Barry McCabe’s newest offering Beyond the Tears once again treats us to his knack for pulling wildly diverse musical influences into a cohesive work of art. The blues guitar we’ve come to expect is there, as is the Celtic folk element that surfaced most noticeably in The Peace Within. But the new disc adds subtle shadings of other genres as well; there’s much more to Barry’s music than his love for blues and his Irish roots.
Beyond the Tears is in the tradition of what we used to call a “concept album” back in the ’70s. The theme woven around the songs here is that of the quintessential misunderstood outsider, personified by “Johnny”; he is, as Barry explains in the liner notes, “the part of society and ourselves we’d rather not know about.” There’s plenty said within this set of songs about the travails of life and about how prone anyone can be to downheartedness under the right circumstances. But overall it’s a positive theme, urging us to look beyond the immediate happenings and come out the other side better and stronger.
The disc kicks off with a classic Chuck Berry riff on the Dave Edmunds-style number, “Johnny Nobody.” It’s hard to imagine anyone else being able to bring off a rocker like this while incorporating lyrics that deal with serious philosophical issues like the power of positive/negative thinking on one’s reality, but Barry handles it in understated style without ever sounding pretentious or preachy about it.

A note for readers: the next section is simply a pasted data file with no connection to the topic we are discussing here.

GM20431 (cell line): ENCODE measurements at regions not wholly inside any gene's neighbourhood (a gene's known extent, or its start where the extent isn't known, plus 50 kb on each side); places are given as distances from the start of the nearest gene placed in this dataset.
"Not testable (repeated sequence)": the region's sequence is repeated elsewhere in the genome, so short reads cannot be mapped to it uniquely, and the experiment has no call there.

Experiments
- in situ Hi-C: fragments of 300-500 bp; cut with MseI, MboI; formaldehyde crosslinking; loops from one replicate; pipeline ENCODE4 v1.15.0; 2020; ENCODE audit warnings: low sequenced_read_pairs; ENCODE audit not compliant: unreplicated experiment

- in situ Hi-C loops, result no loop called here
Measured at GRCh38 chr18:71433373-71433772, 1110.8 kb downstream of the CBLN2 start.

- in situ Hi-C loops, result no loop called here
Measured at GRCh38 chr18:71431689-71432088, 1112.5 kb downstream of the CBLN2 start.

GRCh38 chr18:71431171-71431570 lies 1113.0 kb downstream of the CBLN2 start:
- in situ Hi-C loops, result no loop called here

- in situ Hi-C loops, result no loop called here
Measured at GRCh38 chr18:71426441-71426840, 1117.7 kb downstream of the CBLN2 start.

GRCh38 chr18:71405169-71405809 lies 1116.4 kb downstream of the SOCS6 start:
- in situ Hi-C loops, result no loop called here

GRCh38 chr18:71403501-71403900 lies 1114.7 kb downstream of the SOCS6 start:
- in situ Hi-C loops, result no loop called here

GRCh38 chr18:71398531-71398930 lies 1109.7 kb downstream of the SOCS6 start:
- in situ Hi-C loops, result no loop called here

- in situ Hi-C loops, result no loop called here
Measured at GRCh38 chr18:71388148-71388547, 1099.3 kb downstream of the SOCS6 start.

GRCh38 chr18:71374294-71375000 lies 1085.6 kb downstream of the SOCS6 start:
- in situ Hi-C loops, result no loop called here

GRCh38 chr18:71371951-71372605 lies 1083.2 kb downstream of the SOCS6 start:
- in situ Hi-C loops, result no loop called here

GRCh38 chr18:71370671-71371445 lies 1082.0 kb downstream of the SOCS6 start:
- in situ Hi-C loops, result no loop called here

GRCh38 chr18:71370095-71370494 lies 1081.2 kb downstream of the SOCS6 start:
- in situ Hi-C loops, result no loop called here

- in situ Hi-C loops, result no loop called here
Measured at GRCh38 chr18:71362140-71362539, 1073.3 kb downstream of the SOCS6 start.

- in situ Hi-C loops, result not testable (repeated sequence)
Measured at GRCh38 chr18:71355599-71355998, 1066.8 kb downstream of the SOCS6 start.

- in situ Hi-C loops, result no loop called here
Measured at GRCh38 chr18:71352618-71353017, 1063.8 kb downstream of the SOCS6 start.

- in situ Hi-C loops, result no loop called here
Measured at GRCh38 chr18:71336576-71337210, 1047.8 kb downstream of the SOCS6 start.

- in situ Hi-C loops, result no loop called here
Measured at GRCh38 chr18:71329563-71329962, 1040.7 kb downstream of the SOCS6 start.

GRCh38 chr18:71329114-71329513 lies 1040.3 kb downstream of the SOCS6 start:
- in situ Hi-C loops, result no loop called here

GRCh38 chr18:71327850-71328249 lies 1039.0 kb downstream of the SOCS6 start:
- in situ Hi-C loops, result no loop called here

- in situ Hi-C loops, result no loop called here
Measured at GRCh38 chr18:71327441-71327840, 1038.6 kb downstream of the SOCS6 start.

Strong Peter Green influences are evident on “In the Dead of Night” as well as “Trouble,” and both are good solid tracks with moody guitar riffs that stick in the brain long after the disc has stopped. The Celtic factor comes to the front on the instrumentals “Catch Me If You Can,” “Arthur” (my personal favorite) and “The Sunset Waltz.” There’s only one cover tune this time around (Van Morrison’s “Crazy Love”) which fits in surprisingly well with the rest of the tracks as well as giving us the opportunity to notice that Barry’s not just another guitarist - he can pull off beautiful vocals too.
The remaining tracks are more straightforward accessible rock that will likely appeal to a broad range of listeners. “Rollin’” picks up the pace on the second half of the disc; it's a freight train of a song reminiscent of some of Rory Gallagher’s high-energy numbers like “Just Hit Town.” And if the radio industry ever develops aesthetic sensibilities, the Claptonesque “I Wonder” will be all over the airwaves.
One commendable thing about Barry McCabe is that even though he’s clearly a masterful solo musician, he appreciates the nuances of ensemble playing. He's assembled a congenial group of musician friends and acquaintances to work with him on this recording, most of whom just happen to have a solid pedigree with one band or another (in this instance, Pat McManus, Horslips’ Johnny Fean, and Mark Feltham from Rory Gallagher’s band). This is in stark contrast to most solo guitarists whose egos take over the show in long, self-indulgent leads while other musicians are on the recording merely for back-up or window-dressing. You’ll hear excellent guitar solos on Barry’s discs, but they’re always tasteful and appropriate for the context; the songs are never just a showcase for his licks.
Overall, Beyond the Tears is a fine effort from an extremely dedicated and talented musician. Listeners who appreciate solid guitar work, subtly introspective lyrics, and an eclectic blend of musical styles should enjoy this disc.
The CD is available at CD Baby and Barry's website is www.barrymccabe.com.
Review of "Beyond The Tears"